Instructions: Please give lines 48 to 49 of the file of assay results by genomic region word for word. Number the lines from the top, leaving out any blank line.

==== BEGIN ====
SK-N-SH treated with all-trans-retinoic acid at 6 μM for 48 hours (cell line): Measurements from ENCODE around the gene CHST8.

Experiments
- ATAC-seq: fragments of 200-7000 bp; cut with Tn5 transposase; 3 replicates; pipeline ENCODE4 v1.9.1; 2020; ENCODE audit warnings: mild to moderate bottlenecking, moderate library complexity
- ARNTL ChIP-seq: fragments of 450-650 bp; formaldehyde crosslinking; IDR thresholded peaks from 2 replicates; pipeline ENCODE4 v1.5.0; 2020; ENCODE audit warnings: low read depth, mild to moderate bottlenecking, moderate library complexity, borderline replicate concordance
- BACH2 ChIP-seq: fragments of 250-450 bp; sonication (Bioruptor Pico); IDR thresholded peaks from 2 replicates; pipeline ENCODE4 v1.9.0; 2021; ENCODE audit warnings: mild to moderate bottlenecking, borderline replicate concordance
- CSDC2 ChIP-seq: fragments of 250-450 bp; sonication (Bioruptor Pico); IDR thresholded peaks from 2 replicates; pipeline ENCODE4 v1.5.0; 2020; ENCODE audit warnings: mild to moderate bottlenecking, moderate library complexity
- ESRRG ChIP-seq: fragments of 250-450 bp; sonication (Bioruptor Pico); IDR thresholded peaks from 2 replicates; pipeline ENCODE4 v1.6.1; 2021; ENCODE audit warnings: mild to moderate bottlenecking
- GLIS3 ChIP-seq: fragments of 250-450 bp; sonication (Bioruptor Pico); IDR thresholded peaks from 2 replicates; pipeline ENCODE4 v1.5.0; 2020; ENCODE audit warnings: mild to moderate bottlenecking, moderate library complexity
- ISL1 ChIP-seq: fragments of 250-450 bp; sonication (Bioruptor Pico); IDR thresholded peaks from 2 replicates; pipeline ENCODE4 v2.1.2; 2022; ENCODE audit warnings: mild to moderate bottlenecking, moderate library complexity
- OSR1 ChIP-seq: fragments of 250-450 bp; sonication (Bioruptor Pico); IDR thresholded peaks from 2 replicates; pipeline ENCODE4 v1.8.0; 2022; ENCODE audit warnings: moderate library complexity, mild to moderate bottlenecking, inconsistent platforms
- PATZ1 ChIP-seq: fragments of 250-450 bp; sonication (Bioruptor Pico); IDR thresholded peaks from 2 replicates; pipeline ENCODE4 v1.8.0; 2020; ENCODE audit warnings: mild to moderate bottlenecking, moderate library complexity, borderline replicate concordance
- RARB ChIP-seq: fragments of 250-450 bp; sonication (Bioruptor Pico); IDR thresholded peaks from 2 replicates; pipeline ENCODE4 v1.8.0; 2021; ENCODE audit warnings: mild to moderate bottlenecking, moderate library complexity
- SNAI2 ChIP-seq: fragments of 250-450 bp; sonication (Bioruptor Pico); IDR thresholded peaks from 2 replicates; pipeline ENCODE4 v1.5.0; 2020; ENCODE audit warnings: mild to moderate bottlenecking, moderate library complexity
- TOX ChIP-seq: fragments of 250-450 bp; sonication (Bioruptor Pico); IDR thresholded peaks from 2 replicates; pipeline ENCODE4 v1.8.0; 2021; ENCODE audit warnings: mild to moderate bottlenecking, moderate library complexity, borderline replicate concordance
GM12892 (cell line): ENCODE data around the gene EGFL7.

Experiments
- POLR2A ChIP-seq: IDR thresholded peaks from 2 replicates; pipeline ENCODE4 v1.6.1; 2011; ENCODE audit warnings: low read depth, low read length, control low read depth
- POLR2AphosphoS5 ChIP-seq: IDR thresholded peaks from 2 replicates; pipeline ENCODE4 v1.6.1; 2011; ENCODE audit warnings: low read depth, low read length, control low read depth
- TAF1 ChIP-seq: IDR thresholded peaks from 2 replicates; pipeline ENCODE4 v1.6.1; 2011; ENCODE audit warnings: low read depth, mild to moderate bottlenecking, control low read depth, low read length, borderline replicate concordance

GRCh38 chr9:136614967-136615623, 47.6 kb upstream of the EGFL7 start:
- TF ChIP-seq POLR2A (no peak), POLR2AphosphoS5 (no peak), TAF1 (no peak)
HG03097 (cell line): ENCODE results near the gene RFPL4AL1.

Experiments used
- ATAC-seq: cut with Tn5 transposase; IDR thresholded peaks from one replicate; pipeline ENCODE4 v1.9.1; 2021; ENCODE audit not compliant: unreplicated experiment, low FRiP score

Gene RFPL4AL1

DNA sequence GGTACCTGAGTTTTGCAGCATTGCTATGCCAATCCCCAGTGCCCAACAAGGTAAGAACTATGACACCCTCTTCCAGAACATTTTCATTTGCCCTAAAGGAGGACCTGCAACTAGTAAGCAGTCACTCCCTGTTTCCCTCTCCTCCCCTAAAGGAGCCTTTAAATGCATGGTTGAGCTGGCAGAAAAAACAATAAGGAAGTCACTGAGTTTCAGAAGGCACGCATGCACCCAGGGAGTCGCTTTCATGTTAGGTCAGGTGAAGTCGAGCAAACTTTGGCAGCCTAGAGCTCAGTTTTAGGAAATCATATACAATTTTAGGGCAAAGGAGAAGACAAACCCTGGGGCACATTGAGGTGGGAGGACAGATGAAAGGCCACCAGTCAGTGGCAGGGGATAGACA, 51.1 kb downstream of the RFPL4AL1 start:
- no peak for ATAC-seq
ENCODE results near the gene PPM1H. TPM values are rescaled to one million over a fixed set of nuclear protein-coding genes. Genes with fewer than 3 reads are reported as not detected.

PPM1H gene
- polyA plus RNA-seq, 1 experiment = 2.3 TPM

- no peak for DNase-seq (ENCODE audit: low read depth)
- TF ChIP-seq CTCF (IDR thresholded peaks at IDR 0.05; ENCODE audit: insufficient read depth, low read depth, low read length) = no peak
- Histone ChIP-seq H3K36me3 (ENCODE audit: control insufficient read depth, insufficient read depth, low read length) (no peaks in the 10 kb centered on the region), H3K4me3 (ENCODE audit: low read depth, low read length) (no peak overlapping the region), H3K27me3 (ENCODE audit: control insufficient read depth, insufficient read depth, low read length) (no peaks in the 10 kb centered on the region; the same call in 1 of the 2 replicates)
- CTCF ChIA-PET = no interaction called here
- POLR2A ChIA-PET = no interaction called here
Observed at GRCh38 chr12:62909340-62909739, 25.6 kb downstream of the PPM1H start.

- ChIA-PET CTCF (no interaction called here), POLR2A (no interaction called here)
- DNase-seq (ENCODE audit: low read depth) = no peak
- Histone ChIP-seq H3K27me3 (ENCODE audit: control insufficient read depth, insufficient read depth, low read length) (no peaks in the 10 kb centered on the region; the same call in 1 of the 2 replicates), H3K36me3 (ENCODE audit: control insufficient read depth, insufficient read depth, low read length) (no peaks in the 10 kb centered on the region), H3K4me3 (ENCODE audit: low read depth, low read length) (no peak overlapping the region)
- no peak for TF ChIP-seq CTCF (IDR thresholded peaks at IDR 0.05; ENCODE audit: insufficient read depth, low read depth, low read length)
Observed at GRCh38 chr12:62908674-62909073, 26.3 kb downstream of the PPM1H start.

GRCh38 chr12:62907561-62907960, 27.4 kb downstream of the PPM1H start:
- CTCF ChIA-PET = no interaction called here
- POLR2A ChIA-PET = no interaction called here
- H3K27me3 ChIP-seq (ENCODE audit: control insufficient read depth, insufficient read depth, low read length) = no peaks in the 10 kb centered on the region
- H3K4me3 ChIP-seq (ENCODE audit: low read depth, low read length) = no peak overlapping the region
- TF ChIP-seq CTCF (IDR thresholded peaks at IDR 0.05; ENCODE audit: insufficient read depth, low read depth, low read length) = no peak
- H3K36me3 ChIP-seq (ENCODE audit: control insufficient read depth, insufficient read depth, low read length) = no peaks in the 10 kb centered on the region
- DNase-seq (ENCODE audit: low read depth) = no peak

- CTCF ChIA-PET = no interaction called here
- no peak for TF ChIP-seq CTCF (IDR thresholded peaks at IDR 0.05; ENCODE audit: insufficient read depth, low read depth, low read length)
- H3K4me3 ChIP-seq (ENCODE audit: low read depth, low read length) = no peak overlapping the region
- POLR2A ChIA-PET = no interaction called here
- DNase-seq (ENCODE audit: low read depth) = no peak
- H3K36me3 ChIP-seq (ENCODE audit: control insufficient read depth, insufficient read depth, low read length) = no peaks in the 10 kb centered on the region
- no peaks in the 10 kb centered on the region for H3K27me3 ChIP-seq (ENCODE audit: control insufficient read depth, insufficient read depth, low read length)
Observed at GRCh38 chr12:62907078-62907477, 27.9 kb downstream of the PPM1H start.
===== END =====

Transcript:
- H3K36me3 ChIP-seq (ENCODE audit: control insufficient read depth, insufficient read depth, low read length) = no peaks in the 10 kb centered on the region
- DNase-seq (ENCODE audit: low read depth) = no peak